Play Up and Play the Game

Play Up and Play the Game

Play Up and Play the Game

Arts and arguments in the news.
Oct. 16 2001 3:00 AM

Play Up and Play the Game

You might think the Taliban would despise cricket. The game, with its complicated rules and strictures on the spirit with which it must be played, was invented by the British and has a dress code incompatible with the regime's ferocious and puritanical sense of Islam—white trousers and white shirts. Nevertheless, cricket is one of the few games tolerated by the Taliban (soccer is the other), and yesterday the Afghan national team arrived in northern Pakistan  to play in the Patrons Trophy tournament. This is the second time this year the team has toured Pakistan, and the first match of the competition was played earlier today.

As Rory McCarthy wrote earlier this year, Afghan cricketers "are not allowed to wear short-sleeve shirts or shorts. It took the cricket team many hours of discussion to convince the regime to allow them to play in whites instead of the traditional Afghan baggy trouser suit or shalwar." Players are not allowed to trim their beards, the Taliban insist, although long, shaggy beards and good cricket are not necessarily incompatible. The legendary cricketer W.G. Grace, one Britain's great Victorians, was a bearded player. (Meanwhile, Afghan boxing has suffered because the regime refuses to allow its boxers to cut their beards.)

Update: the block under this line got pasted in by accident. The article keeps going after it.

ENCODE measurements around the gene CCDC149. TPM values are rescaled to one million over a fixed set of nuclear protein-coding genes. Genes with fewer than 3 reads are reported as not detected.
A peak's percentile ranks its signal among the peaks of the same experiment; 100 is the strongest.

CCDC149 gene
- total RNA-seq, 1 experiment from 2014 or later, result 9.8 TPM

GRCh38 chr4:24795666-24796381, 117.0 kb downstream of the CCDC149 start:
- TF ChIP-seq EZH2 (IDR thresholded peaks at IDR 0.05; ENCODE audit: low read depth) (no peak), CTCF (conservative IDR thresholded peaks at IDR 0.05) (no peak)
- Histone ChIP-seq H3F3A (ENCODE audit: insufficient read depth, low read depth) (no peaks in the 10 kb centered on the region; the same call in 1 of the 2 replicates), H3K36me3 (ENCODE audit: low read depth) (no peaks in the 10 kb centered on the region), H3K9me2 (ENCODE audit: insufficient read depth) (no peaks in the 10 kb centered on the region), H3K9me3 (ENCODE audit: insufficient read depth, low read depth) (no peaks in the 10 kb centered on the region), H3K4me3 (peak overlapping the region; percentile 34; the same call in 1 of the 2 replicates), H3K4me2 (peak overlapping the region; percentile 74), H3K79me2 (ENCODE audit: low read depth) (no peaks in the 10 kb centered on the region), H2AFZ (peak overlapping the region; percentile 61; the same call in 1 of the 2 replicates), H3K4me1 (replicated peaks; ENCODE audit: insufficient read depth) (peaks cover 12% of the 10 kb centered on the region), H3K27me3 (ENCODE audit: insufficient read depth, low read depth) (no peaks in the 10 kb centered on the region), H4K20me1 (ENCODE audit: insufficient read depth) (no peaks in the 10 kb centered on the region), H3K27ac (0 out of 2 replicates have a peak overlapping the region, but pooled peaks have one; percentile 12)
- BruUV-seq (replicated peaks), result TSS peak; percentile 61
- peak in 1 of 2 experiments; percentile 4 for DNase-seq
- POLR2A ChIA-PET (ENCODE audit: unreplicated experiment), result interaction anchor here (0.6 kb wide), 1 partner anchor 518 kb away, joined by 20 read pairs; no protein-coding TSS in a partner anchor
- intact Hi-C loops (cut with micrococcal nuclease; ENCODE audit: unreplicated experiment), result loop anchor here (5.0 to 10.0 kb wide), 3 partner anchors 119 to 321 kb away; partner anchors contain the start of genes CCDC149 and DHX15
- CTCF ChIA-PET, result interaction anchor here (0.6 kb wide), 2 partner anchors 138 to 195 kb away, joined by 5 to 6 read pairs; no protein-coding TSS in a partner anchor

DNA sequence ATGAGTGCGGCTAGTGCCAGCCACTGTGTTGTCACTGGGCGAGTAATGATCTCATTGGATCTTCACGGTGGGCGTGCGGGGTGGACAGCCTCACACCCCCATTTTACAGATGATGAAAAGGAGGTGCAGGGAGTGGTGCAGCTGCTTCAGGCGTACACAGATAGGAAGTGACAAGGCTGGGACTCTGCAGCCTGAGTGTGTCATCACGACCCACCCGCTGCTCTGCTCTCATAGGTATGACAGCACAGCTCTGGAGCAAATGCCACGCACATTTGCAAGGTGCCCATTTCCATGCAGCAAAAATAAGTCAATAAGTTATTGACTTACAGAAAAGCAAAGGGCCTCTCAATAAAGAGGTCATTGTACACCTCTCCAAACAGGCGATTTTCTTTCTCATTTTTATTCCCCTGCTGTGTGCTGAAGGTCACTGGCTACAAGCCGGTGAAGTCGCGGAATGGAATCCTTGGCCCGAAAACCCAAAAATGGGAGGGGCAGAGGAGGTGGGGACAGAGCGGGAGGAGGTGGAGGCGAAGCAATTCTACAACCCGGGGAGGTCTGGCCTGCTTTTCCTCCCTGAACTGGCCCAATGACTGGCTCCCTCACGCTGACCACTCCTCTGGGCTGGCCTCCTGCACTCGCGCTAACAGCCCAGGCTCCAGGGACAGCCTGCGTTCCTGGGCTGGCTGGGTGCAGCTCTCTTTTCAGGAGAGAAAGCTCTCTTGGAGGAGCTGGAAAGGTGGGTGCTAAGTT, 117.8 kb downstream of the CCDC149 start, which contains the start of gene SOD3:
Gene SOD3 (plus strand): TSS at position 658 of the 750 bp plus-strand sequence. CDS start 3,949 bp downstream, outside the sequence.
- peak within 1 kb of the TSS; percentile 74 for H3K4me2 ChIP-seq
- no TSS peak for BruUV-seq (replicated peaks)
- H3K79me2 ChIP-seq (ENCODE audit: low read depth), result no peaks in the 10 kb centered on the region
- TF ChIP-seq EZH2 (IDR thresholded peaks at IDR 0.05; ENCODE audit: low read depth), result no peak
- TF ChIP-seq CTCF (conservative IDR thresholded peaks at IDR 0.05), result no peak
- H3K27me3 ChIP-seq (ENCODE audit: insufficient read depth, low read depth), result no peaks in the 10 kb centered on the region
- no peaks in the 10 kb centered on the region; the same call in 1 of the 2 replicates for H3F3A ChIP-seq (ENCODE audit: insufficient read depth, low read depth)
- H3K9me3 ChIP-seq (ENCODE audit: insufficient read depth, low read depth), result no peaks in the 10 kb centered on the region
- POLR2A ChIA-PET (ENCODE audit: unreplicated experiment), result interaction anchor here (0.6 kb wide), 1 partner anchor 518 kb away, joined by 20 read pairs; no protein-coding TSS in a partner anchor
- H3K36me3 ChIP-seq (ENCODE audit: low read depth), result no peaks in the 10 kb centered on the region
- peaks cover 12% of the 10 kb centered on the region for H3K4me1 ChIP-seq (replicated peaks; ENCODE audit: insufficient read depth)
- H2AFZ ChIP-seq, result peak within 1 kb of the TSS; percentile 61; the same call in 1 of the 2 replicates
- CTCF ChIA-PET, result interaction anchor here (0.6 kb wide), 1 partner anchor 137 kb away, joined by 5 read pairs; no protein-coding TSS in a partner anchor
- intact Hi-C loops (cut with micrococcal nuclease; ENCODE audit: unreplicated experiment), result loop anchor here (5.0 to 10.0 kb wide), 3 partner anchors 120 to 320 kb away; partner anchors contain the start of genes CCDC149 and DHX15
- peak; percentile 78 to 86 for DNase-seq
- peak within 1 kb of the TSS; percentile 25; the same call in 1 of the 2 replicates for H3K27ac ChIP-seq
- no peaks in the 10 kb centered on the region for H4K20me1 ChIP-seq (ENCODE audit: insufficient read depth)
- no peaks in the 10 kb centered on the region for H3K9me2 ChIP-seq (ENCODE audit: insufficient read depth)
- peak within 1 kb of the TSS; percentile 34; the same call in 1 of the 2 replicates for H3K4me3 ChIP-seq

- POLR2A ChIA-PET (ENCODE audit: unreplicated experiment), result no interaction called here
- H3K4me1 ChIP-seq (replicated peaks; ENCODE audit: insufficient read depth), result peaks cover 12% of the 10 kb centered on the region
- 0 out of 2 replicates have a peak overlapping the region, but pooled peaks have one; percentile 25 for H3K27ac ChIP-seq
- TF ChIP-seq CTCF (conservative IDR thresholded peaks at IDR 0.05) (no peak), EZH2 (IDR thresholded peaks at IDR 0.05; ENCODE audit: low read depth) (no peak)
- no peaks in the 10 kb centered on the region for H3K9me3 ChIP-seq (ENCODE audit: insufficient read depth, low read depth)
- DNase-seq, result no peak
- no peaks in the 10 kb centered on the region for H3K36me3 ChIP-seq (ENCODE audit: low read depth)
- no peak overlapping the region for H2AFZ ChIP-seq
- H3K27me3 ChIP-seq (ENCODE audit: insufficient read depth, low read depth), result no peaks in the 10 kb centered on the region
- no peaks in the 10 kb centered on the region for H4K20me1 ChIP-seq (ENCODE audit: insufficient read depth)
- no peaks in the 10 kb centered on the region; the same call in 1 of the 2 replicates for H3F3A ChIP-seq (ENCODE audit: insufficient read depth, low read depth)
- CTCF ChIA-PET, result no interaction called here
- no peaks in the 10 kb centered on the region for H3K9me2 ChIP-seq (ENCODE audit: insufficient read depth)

The Afghan cricket captain, Allah Dad Noori, told reporters yesterday that his team's tour of Pakistan should not be considered political: "We have the sense that Afghanistan is under bombardment and attack and innocent people have been killed. But we have come here to Pakistan to play cricket and show the world that we are not terrorists, that we are just ordinary people. We are the peace ambassadors for Afghanistan. We don't want to talk about politics. We came here to play cricket."

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There are, however, strong politics within the cricket team, as McCarthy points out. "Mr Noori insists that his men were chosen from provincial teams playing across Afghanistan. But the reality is that most have long lived as refugees in neighboring Pakistan, a country obsessed with cricket. All are also ethnic Pashtuns, the dominant Afghan tribe from which the Taliban emerged. No players came from minority groups like the Tajiks, Uzbeks and Hazaras, who have been persistently persecuted by the Taliban."

If Afghan cricket is to flourish, then Noori should look further than his own tribe for players. He might also care to remember that the current captain of England is Nasser Hussain, an Indian-born Muslim with British citizenship whose very name is symbolic of some not insignificant changes to the nation where cricket was first played.